Meet the mother of Thanksgiving, a daughter of New Hampshire

New Hampshire’s Sarah Josepha Hale, the mother of Thanksgiving. (Courtesy of Library of Congress)

By Stacy Milbouer

November 17, 2023

What are we thankful for in New Hampshire? Well, to start, for our native daughter, Sarah Josepha Hale, for helping make Thanksgiving an official holiday.

Hale, who was born in Newport, New Hampshire in 1788, was a force of nature. Not only was she an advocate for women’s education—helping to create Vassar College—but she also raised funds to build Boston’s Bunker Hill Monument and save George Washington’s Mount Vernon. Hale was a prolific journalist and served as publisher of “Godey’s Lady’s Book,” the most popular American women’s magazine in the mid-1800s. And she wrote the poem, “Mary’s (had a little) Lamb.”

It was, however, her work as a publisher and her relentless nature that convinced President Abraham Lincoln in 1863 (the middle of the Civil War), to declare Thanksgiving a national holiday to be celebrated on the last Thursday in November.

Meet the mother of Thanksgiving, a daughter of New Hampshire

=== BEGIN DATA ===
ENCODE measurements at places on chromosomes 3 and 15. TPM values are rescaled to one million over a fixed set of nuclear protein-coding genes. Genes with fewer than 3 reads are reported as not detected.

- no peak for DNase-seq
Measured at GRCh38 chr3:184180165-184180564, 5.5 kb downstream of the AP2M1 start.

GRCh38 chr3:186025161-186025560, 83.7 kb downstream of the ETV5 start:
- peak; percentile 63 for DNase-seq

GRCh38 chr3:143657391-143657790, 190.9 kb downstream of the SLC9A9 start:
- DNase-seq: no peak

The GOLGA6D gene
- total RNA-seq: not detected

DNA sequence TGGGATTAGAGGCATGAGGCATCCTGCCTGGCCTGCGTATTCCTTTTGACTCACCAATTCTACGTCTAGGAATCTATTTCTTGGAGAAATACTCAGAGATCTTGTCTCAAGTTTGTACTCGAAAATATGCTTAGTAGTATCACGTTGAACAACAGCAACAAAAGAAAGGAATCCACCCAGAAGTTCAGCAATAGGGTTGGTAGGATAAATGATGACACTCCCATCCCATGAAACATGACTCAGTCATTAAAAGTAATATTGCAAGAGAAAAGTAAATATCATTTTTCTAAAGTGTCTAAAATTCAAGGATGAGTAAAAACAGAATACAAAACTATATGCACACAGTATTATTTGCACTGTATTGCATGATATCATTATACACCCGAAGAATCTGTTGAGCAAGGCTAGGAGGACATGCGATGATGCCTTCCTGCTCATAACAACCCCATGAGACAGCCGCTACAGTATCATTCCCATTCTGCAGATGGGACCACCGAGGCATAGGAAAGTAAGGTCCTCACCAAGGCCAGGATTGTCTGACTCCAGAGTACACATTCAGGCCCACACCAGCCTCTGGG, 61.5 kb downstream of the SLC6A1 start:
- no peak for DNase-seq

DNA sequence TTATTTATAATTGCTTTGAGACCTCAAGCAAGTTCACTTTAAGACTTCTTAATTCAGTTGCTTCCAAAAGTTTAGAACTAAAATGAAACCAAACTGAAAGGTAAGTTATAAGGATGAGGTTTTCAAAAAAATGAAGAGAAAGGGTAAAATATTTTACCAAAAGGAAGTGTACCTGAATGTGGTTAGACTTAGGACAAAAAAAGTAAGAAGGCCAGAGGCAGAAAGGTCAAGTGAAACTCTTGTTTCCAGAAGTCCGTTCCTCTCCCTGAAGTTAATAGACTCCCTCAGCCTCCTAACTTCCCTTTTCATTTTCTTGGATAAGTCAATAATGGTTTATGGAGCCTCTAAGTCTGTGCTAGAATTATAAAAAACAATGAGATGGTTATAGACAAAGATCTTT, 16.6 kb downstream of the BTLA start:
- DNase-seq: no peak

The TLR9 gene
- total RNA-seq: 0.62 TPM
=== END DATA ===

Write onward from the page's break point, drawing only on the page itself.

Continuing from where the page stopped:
Auguste Edouart created this silhouette of New Hampshire’s Sarah Josepha Hale in 1842, 21 years before she helped make Thanksgiving a national holiday. (Courtesy of the National Portrait Gallery)

For 15 years, the widowed mother of five children used her magazine to advocate for Thanksgiving, and she even petitioned Congress about it. Lincoln was the last president Hale contacted. Before that, she had appealed to Zachery Taylor, Millard Fillmore, James Buchanan, and New Hampshire’s own Franklin Pierce to gain national recognition of the holiday.

But it was her 1863 letter to Lincoln, written when she was 74 years old, that implored him to make “our annual Thanksgiving a National and fixed Union Festival,” that finally made all the difference, according to Lincoln’s Thanksgiving Proclamation. Up until this time, states determined when the holiday would be celebrated and some states didn’t recognize it at all.

Hale retired from “Godey’s Lady’s Book in December 1877 at the age of 88. She died two years later in Philadelphia.

READ MORE: Live Free and Nosh: Discover 5 food-related New Hampshire inventions

Author

  • Stacy Milbouer

    Stacy Milbouer is an award-winning journalist and has covered New Hampshire for many publications including the Boston Globe, New Hampshire Magazine, and the Nashua Telegraph.

CATEGORIES: COMMUNITY | LOCAL HISTORY

Politics

VIDEO: What’s Your IVF Story?

VIDEO: What’s Your IVF Story?

In Vitro Fertilization has become a political talking point—but there’s more to the story. We want to give everyday Granite Staters who have IVF on...

Local News

Related Stories
Share This